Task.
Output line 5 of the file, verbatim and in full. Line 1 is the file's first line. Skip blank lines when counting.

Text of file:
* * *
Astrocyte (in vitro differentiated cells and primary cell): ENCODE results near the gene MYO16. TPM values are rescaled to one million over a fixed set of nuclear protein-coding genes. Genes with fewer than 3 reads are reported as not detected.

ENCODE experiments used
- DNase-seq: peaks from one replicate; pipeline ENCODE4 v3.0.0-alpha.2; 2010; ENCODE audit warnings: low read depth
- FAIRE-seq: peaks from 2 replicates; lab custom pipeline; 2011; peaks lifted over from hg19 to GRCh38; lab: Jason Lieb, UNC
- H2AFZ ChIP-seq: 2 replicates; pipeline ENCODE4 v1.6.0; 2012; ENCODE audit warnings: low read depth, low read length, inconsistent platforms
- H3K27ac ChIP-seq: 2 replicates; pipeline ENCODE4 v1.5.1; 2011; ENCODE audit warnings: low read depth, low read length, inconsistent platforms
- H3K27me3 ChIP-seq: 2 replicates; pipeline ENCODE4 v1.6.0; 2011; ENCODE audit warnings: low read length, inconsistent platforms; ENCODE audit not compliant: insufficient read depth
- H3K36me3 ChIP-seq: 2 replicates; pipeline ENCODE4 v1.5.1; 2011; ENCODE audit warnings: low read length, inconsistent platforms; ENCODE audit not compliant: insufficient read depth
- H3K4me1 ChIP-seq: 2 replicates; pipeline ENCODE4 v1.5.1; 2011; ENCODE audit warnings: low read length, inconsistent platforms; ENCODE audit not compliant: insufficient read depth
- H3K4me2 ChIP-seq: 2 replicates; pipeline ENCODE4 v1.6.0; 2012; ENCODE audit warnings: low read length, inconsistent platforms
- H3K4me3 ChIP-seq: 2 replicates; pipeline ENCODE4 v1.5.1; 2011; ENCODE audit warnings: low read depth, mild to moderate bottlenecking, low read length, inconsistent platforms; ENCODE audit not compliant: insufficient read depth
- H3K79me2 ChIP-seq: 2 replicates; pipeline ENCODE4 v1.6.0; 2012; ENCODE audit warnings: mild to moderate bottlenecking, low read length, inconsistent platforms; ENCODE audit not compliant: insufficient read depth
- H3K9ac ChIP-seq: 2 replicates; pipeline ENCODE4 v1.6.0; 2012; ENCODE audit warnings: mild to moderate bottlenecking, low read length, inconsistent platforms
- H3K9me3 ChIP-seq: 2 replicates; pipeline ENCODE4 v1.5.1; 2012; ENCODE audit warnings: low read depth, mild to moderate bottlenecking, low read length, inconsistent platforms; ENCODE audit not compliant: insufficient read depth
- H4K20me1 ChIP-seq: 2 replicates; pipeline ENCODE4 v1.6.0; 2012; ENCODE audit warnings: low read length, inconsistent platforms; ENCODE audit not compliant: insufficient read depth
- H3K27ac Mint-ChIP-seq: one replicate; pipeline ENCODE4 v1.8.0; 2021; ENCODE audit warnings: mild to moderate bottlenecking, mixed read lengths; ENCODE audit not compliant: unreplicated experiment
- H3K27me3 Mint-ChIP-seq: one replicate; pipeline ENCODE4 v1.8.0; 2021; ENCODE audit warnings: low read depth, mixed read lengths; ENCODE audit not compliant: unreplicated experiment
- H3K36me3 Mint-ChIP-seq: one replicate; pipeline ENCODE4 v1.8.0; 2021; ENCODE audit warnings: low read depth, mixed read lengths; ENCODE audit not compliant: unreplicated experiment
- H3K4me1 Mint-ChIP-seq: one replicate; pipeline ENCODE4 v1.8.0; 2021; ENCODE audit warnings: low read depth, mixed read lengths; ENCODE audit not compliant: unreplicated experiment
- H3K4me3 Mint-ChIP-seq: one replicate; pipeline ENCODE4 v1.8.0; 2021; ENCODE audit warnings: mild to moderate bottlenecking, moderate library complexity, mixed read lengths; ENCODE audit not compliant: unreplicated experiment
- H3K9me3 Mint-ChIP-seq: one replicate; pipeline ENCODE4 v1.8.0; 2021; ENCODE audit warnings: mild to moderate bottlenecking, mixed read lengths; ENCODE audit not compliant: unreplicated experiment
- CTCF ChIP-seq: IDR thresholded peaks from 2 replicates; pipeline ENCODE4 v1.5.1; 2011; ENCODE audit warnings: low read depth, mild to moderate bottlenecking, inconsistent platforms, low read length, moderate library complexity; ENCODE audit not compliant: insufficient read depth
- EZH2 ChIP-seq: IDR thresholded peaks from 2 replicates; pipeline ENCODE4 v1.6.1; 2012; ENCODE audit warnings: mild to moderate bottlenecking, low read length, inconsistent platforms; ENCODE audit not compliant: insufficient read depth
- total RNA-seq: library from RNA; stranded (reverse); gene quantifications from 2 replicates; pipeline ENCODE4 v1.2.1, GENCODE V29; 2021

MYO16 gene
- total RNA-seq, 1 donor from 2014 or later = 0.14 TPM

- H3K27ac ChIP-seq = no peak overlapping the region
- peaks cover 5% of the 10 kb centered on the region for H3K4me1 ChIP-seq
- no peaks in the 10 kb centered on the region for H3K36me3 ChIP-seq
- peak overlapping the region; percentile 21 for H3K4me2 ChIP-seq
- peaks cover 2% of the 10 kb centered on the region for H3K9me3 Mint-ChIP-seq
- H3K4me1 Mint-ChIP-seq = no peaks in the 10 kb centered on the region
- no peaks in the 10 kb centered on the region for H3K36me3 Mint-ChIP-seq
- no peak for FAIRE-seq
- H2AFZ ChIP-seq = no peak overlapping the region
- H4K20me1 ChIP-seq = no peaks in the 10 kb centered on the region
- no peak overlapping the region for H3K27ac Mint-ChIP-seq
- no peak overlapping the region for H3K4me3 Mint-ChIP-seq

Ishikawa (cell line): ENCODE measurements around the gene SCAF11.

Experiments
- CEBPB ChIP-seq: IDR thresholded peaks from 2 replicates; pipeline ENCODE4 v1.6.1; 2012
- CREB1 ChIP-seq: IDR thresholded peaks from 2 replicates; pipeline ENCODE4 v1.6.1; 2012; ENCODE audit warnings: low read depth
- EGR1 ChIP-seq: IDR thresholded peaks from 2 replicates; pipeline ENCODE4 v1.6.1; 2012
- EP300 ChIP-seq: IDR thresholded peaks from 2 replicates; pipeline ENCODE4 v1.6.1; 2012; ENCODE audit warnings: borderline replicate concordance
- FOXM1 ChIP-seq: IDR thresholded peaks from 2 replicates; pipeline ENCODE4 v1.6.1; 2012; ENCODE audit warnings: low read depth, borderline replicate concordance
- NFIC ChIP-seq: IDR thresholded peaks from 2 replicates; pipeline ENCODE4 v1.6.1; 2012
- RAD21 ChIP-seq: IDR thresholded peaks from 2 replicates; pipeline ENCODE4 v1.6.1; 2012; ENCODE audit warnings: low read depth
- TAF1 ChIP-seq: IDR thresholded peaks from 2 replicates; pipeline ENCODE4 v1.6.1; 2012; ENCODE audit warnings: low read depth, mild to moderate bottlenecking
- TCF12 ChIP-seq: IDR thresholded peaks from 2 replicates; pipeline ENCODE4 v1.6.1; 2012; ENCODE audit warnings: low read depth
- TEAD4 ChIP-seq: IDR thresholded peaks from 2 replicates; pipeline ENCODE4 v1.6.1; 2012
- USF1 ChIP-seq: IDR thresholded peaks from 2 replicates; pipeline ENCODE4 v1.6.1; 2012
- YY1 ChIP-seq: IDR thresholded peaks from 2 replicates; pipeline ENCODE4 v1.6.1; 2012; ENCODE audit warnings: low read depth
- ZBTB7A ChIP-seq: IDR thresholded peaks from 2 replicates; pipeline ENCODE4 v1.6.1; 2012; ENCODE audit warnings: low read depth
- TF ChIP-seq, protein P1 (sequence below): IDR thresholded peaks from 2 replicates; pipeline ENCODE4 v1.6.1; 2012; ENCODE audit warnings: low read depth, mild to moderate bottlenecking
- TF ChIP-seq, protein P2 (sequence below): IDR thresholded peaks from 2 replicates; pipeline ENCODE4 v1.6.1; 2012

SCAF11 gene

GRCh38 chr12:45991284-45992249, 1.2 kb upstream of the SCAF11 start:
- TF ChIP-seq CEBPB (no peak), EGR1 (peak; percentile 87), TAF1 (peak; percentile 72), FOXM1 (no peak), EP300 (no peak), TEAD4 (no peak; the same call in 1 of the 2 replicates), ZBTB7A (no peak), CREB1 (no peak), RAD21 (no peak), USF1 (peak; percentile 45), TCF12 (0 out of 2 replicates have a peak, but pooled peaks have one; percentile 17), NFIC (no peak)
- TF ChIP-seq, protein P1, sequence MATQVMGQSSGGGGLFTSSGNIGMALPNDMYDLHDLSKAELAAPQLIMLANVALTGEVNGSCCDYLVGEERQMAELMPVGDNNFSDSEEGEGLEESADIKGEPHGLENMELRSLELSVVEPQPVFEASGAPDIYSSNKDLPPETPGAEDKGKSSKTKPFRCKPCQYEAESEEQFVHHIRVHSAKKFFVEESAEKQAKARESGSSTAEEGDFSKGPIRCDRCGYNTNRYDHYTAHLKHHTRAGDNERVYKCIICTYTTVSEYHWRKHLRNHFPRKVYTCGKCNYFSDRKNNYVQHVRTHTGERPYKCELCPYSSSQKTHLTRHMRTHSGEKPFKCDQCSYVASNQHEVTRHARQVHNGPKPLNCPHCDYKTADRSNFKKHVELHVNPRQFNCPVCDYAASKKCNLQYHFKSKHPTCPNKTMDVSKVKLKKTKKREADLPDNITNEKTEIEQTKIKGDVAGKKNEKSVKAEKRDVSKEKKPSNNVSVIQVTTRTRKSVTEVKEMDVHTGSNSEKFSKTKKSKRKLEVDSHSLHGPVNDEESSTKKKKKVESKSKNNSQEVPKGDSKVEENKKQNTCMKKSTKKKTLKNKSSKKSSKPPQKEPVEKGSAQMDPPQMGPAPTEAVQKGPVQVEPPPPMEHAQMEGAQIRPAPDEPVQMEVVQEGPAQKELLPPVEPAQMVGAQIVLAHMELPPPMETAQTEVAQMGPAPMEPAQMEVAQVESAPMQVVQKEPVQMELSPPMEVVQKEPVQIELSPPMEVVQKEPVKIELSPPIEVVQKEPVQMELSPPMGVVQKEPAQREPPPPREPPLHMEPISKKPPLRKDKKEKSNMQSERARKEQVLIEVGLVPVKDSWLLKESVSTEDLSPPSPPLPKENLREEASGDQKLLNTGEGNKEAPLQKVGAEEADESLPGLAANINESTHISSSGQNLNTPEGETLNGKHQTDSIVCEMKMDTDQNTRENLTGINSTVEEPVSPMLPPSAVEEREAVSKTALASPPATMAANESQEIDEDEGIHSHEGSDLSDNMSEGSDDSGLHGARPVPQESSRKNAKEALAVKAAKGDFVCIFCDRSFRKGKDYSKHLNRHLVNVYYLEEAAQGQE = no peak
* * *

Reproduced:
- H2AFZ ChIP-seq: 2 replicates; pipeline ENCODE4 v1.6.0; 2012; ENCODE audit warnings: low read depth, low read length, inconsistent platforms